Anonymous Coward | more than 2 years ago | (#36058744)

"An unmanned Atlas 5 rocket..."

When was an Atlas 5 ever manned? I do not believe it is human flight rated or we would not be dumping cash on the Ruskies to fly our people to the ISS.

Scouring the planet (1)

dhammabum (190105) | more than 2 years ago | (#36058924)

The satellites scour the planet for heat trails produced by flying rockets and missiles.

But never airplanes, drones, jets, helicopters, ships, cars and other road vehicles, trains, those on horse, donkey or camel back, whales and dolphins, big game animals, joggers or skateboard riders.

Re:Scouring the planet (0)

Anonymous Coward | more than 2 years ago | (#36059744)

That's because those heat signatures that a rocket produces is slightly warmer than what lighting your fart on fire would generate.

Should hope so (2)

drmofe (523606) | more than 2 years ago | (#36058972)

An unmanned Atlas 5 rocket blasted off from Cape Canaveral Air Force Station

The Atlas 5 has never been man-rated. But it could be done.

Re:Should hope so (0)

Anonymous Coward | more than 2 years ago | (#36060122)

You just stick a man in it, and if they make it, it's man rated ;)

Re:Should hope so (1)

jtcampbell (199660) | more than 2 years ago | (#36062566)

You just stick a man in it, and if they make it, it's man rated ;)

Were you involved in the space shuttle program?

Keeping it up (-1)

Anonymous Coward | more than 2 years ago | (#36059148)

the ever expensive cost of keeping the war machine lubed. Forget 1 in 7 poverty we have a cold war to maintain because if we don't someone else will. Its about projecting the power in this day and age. in return you are guaranteed all the oil you need and collateral damage you could ever want.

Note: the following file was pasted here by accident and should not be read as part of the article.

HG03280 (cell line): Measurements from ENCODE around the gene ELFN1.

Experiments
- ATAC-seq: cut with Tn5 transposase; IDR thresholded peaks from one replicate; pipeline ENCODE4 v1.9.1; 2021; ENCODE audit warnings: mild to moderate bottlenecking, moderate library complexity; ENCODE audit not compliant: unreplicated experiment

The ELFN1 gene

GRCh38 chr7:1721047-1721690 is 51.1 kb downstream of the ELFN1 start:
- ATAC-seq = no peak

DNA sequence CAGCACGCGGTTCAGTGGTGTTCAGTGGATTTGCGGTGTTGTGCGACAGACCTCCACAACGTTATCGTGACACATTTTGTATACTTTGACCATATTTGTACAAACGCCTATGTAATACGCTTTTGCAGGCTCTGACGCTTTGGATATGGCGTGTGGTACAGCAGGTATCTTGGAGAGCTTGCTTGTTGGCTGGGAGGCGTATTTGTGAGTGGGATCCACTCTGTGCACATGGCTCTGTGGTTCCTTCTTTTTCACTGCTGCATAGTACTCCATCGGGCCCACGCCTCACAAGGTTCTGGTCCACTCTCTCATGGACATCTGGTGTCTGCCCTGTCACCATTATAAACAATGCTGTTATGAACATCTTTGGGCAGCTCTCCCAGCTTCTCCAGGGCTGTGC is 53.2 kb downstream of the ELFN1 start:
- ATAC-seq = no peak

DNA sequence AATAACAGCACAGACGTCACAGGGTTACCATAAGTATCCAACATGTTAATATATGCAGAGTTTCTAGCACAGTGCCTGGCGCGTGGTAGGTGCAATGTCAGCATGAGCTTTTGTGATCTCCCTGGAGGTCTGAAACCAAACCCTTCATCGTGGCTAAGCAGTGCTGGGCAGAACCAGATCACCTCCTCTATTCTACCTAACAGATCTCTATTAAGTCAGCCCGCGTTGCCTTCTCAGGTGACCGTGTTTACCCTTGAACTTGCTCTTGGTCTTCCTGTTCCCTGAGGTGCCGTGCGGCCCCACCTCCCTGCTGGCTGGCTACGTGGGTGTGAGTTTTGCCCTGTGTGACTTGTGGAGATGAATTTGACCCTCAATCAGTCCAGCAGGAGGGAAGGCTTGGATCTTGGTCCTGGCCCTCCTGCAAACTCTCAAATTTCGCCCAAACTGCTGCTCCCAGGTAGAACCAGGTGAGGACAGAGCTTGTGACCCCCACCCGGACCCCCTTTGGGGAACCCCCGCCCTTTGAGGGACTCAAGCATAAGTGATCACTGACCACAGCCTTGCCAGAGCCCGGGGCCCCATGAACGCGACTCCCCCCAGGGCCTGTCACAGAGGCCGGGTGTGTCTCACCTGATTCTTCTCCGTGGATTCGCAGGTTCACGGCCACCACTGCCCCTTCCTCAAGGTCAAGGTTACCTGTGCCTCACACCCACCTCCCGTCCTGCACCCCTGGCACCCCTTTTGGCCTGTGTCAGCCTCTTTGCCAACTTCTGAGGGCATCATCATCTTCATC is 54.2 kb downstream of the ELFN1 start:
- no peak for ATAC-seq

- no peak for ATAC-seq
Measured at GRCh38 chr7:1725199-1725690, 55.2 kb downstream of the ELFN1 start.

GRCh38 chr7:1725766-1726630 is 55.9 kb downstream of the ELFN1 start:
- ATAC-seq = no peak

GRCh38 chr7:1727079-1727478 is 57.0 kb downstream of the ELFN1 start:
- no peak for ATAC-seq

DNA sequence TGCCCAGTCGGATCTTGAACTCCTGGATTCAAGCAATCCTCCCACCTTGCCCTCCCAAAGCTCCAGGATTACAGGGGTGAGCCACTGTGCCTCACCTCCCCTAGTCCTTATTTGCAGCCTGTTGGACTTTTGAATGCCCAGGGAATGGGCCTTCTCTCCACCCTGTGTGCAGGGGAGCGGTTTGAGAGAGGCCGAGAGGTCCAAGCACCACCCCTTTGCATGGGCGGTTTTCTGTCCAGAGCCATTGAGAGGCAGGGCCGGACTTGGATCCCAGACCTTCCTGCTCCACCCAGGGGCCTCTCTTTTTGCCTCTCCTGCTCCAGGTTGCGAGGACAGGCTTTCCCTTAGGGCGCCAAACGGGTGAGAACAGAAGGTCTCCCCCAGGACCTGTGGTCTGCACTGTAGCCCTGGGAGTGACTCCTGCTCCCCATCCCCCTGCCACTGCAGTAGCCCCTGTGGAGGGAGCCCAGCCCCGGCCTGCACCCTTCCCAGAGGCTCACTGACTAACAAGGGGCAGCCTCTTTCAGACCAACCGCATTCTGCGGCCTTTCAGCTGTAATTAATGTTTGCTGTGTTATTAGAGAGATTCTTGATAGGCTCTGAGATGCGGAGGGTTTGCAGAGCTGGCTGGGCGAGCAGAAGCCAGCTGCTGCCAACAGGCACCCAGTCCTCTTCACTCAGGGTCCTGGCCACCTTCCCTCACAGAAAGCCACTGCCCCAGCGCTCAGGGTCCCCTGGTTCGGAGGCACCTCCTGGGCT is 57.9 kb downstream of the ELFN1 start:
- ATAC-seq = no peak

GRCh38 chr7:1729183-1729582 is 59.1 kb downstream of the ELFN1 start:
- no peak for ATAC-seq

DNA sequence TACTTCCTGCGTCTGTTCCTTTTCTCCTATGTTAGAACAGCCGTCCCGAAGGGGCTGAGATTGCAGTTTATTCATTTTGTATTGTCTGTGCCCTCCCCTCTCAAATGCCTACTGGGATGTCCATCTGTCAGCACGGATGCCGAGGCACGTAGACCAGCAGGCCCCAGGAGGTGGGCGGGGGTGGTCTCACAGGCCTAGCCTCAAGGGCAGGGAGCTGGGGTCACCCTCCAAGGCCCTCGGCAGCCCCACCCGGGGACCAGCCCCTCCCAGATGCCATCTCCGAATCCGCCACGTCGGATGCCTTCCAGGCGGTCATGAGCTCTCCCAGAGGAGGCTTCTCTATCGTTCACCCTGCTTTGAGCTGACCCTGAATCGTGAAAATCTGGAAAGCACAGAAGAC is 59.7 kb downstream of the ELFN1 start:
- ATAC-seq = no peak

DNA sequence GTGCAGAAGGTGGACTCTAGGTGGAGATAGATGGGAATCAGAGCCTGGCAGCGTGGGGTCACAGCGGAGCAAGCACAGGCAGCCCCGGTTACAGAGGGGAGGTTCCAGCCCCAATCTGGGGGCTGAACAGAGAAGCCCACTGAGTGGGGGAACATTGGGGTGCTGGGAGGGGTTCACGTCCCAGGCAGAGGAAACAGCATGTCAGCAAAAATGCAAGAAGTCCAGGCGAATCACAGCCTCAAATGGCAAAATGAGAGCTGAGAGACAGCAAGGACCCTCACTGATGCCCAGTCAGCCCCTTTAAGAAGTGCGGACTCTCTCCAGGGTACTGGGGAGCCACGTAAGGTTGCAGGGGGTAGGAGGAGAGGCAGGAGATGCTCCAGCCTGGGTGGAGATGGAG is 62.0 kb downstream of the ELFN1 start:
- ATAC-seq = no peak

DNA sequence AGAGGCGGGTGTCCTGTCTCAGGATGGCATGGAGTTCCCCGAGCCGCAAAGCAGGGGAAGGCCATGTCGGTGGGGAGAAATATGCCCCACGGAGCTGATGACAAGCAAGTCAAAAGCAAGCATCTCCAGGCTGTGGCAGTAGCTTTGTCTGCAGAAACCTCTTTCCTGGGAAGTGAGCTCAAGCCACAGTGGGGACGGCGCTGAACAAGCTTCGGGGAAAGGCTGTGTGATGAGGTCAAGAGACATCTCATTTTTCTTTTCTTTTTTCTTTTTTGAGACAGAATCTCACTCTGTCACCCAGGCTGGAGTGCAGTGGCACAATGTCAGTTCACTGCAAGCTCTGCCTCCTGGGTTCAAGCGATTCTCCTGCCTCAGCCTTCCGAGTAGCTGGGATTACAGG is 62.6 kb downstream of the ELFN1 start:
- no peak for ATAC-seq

it doesn't mater if you disagree, regardless of who you vote for. Please just keep paying those taxes. Except GE they don't have to pay taxes.

Re:Keeping it up (2)

cavreader (1903280) | more than 2 years ago | (#36060292)

The war machine is only taking 4% of the yearly GDP and that ranks 28th on the list of countries comparing GDP against military expenditures. I'm not saying that is a good or bad thing I just think you need to look at the big picture now and then.

Re:Keeping it up (1)

MJMullinII (1232636) | more than 2 years ago | (#36060392)

-- Please someone kick me in the ass for responding to a AC --

You can't see me, but I'm currently playing the world's smallest violin for all the candyass whiners who behave as though, somehow, they should get a metal for discovering the perpetual unfair shittiness of the world.

moveon.org and the teabaggers can both claim their prizes now.

Reincarnation Exists (0)

Anonymous Coward | more than 2 years ago | (#36060446)

Just so everyone understands what this is and how it happened. This satellite was also called the SDI BSTS system.

Obligatory... (0)

Anonymous Coward | more than 2 years ago | (#36068686)

Nuclear launch detected